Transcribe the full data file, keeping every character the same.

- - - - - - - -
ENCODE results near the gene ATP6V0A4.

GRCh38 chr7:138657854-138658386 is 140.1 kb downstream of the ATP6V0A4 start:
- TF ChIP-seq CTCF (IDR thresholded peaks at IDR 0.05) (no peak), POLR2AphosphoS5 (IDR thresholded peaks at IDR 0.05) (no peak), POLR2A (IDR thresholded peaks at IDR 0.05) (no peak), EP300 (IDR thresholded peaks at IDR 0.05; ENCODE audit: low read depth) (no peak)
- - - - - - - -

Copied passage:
ENCODE results near the gene ATP6V0A4.

GRCh38 chr7:138657854-138658386 is 140.1 kb downstream of the ATP6V0A4 start:
- TF ChIP-seq CTCF (IDR thresholded peaks at IDR 0.05) (no peak), POLR2AphosphoS5 (IDR thresholded peaks at IDR 0.05) (no peak), POLR2A (IDR thresholded peaks at IDR 0.05) (no peak), EP300 (IDR thresholded peaks at IDR 0.05; ENCODE audit: low read depth) (no peak)